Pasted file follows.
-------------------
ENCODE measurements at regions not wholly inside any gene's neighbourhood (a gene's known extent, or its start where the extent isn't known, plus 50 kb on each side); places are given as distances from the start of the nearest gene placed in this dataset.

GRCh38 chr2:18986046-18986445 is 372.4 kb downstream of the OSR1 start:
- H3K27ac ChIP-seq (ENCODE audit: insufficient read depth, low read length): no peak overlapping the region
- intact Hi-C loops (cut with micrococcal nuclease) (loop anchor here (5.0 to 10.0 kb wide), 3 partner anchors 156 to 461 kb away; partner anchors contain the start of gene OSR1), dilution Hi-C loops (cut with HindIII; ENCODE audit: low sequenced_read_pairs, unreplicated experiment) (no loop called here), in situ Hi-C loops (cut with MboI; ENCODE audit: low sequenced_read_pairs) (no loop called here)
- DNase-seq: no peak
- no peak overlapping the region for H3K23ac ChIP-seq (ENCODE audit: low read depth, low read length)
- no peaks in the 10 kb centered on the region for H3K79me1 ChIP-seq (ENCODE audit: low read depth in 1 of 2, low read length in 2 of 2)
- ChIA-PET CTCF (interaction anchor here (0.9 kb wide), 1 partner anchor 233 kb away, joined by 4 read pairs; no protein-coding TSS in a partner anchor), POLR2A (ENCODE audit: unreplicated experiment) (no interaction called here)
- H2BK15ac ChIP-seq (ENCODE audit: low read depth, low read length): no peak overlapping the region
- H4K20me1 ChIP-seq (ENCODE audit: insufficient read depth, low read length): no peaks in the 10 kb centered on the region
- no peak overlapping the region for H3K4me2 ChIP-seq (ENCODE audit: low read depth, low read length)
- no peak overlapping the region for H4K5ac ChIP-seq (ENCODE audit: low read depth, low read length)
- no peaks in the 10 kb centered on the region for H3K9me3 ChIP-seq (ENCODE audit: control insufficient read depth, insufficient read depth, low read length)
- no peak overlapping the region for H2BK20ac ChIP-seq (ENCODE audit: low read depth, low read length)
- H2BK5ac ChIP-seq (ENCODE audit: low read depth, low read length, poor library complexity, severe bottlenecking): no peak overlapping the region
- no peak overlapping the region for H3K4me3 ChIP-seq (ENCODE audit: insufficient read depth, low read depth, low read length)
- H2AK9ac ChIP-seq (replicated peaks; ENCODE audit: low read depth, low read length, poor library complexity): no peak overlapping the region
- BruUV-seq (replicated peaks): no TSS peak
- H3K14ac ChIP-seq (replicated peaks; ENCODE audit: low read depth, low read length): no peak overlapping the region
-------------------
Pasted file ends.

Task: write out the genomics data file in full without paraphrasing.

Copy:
ENCODE measurements at regions not wholly inside any gene's neighbourhood (a gene's known extent, or its start where the extent isn't known, plus 50 kb on each side); places are given as distances from the start of the nearest gene placed in this dataset.

GRCh38 chr2:18986046-18986445 is 372.4 kb downstream of the OSR1 start:
- H3K27ac ChIP-seq (ENCODE audit: insufficient read depth, low read length): no peak overlapping the region
- intact Hi-C loops (cut with micrococcal nuclease) (loop anchor here (5.0 to 10.0 kb wide), 3 partner anchors 156 to 461 kb away; partner anchors contain the start of gene OSR1), dilution Hi-C loops (cut with HindIII; ENCODE audit: low sequenced_read_pairs, unreplicated experiment) (no loop called here), in situ Hi-C loops (cut with MboI; ENCODE audit: low sequenced_read_pairs) (no loop called here)
- DNase-seq: no peak
- no peak overlapping the region for H3K23ac ChIP-seq (ENCODE audit: low read depth, low read length)
- no peaks in the 10 kb centered on the region for H3K79me1 ChIP-seq (ENCODE audit: low read depth in 1 of 2, low read length in 2 of 2)
- ChIA-PET CTCF (interaction anchor here (0.9 kb wide), 1 partner anchor 233 kb away, joined by 4 read pairs; no protein-coding TSS in a partner anchor), POLR2A (ENCODE audit: unreplicated experiment) (no interaction called here)
- H2BK15ac ChIP-seq (ENCODE audit: low read depth, low read length): no peak overlapping the region
- H4K20me1 ChIP-seq (ENCODE audit: insufficient read depth, low read length): no peaks in the 10 kb centered on the region
- no peak overlapping the region for H3K4me2 ChIP-seq (ENCODE audit: low read depth, low read length)
- no peak overlapping the region for H4K5ac ChIP-seq (ENCODE audit: low read depth, low read length)
- no peaks in the 10 kb centered on the region for H3K9me3 ChIP-seq (ENCODE audit: control insufficient read depth, insufficient read depth, low read length)
- no peak overlapping the region for H2BK20ac ChIP-seq (ENCODE audit: low read depth, low read length)
- H2BK5ac ChIP-seq (ENCODE audit: low read depth, low read length, poor library complexity, severe bottlenecking): no peak overlapping the region
- no peak overlapping the region for H3K4me3 ChIP-seq (ENCODE audit: insufficient read depth, low read depth, low read length)
- H2AK9ac ChIP-seq (replicated peaks; ENCODE audit: low read depth, low read length, poor library complexity): no peak overlapping the region
- BruUV-seq (replicated peaks): no TSS peak
- H3K14ac ChIP-seq (replicated peaks; ENCODE audit: low read depth, low read length): no peak overlapping the region